Questions of authenticity matter when trying to establish whether a device is to be trusted or not. Is it from a known “good source?” A robust way to confirm this is through a public key infrastructure, or PKI.  Does a device exhibit a strong secret private key that encrypts the device’s digital signature? Does it possess a “public” key that corresponds to the private key stored in immutable storage on the device? For example, this key can be stored within the device’s read-only memory (ROM). As a device is powered on, the device’s authenticity and integrity are checked with this cryptographic key during the power on self test (POST).

While these sound like relatively simple steps, managing and protecting the integrity and confidentiality through public and private keys is not trivial. Cryptography specialists use trusted systems to design highly resilient and scalable infrastructures to scale and protect their integrity. Appropriate keys are assigned to devices, which require expertise in embedded programming, and embedded security architectures. Managing and securely providing key distribution and maintaining keys through the device lifecycle is a final consideration. This step must also account for device end of life, key revocation—all the while providing high availability and persistence.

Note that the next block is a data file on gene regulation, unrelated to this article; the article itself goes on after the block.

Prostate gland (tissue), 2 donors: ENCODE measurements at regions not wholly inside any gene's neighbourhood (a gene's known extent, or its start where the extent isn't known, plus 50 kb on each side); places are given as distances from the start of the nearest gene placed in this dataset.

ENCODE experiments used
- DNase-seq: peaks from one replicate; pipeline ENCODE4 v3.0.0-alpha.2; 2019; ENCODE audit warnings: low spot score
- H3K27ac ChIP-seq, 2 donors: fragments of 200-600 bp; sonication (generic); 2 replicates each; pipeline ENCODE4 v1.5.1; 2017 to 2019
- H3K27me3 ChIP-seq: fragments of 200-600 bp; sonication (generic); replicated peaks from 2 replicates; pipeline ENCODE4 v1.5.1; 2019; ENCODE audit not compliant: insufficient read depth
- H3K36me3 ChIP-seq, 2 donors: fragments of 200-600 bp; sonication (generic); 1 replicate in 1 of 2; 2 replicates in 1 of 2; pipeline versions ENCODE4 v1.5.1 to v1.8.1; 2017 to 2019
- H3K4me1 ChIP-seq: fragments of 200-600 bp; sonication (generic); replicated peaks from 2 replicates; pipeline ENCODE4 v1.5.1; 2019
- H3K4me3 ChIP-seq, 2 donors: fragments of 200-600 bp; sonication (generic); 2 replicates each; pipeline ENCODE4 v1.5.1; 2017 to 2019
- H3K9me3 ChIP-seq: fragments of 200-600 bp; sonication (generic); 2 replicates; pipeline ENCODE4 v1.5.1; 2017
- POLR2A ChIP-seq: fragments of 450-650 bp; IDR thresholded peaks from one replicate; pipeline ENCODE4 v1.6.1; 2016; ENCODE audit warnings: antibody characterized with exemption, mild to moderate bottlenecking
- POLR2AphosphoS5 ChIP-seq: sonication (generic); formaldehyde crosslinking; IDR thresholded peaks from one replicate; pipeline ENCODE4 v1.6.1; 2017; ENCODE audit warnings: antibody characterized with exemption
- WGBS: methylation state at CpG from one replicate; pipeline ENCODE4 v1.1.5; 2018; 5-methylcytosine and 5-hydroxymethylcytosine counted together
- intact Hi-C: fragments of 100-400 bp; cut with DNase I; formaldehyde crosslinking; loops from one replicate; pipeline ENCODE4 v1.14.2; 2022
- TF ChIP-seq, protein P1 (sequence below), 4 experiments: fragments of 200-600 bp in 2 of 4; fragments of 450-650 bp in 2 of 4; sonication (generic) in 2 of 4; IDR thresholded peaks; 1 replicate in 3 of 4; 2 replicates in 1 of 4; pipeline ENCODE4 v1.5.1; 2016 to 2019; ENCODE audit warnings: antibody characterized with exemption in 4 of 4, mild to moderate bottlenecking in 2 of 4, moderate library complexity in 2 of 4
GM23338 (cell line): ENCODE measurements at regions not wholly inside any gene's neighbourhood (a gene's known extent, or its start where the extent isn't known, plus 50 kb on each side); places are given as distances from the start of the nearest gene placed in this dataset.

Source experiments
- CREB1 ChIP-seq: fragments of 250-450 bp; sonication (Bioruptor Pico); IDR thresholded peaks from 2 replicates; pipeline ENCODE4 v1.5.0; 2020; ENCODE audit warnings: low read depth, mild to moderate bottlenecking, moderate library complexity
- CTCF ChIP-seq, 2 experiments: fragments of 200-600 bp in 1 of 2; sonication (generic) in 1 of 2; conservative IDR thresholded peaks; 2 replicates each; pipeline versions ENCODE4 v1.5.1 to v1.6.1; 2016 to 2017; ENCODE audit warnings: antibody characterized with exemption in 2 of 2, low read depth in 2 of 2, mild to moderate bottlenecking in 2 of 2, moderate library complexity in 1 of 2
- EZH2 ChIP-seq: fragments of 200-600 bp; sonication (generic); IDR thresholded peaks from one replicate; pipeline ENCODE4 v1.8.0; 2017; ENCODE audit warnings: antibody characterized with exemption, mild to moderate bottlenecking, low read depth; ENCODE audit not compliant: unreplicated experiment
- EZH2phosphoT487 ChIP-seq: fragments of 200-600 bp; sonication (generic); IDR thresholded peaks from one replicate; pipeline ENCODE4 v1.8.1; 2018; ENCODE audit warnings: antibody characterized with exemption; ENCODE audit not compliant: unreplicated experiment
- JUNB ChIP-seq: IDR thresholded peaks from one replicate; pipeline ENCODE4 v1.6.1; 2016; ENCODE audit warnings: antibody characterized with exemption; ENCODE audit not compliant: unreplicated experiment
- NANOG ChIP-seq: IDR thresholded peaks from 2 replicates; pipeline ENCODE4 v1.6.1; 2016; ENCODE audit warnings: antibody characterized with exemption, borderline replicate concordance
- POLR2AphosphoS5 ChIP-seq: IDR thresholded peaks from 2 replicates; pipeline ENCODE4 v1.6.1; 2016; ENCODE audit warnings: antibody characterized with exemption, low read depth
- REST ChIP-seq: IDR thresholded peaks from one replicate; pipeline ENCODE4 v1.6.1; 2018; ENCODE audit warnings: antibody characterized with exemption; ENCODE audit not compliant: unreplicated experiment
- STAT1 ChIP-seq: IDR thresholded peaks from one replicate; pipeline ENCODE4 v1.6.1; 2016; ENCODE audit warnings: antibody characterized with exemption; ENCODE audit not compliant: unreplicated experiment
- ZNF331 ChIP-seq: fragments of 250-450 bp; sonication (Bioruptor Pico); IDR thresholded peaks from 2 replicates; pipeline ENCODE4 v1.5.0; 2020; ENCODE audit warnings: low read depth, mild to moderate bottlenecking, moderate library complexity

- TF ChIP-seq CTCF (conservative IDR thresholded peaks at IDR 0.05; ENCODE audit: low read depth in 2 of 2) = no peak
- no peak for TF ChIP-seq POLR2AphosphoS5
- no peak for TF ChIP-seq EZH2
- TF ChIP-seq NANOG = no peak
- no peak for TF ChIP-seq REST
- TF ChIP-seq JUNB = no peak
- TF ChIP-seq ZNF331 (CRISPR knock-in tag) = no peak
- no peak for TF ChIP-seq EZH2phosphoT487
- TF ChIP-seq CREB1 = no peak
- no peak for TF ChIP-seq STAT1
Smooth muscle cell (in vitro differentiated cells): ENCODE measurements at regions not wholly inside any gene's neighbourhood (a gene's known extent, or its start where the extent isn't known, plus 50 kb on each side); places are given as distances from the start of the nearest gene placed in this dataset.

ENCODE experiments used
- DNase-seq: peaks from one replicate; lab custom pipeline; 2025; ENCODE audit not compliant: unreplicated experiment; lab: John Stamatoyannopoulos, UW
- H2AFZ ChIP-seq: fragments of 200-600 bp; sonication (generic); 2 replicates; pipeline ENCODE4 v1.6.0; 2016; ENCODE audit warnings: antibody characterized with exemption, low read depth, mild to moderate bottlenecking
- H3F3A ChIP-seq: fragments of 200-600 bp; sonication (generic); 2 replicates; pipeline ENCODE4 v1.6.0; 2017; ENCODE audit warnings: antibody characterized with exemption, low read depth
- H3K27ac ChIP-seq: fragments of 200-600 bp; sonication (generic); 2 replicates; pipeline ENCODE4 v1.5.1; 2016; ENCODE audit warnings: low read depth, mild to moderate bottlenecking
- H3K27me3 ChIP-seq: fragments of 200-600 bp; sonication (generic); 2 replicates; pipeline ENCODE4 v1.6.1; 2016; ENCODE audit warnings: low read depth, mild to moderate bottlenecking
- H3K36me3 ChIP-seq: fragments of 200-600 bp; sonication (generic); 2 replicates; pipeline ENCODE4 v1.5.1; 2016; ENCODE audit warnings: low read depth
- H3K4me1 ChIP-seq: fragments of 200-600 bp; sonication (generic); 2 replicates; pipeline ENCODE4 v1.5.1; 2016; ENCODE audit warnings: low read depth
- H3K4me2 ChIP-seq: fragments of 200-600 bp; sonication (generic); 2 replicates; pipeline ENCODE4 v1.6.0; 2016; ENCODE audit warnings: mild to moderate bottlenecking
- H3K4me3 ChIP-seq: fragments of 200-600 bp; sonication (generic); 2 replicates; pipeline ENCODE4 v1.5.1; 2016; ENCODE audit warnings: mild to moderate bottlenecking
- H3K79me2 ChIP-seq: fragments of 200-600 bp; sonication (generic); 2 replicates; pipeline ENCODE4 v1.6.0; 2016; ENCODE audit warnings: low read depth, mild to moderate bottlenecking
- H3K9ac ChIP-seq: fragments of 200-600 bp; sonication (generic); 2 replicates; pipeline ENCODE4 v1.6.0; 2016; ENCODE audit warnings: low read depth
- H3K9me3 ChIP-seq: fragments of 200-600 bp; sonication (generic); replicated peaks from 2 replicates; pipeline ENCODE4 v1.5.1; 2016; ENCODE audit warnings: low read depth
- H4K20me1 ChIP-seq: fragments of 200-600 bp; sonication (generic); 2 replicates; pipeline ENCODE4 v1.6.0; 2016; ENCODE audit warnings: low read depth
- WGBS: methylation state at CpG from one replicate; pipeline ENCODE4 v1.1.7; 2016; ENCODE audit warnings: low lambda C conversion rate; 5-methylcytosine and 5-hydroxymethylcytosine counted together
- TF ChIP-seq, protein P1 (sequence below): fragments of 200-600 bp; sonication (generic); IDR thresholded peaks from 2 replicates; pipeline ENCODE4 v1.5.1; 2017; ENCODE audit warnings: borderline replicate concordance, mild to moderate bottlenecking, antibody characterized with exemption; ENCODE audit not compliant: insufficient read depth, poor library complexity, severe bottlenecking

Preserving data integrity

In the same manner that devices are protected, data and the software that creates it, need to be trusted. To know that “good software” is running on a device is essential. A chain of trust that originates in unchangeable (immutable) hardware and links to every other bit of software on the device is needed—from the firmware, the operating system, middleware, protocol stacks, applications to the data that is generated.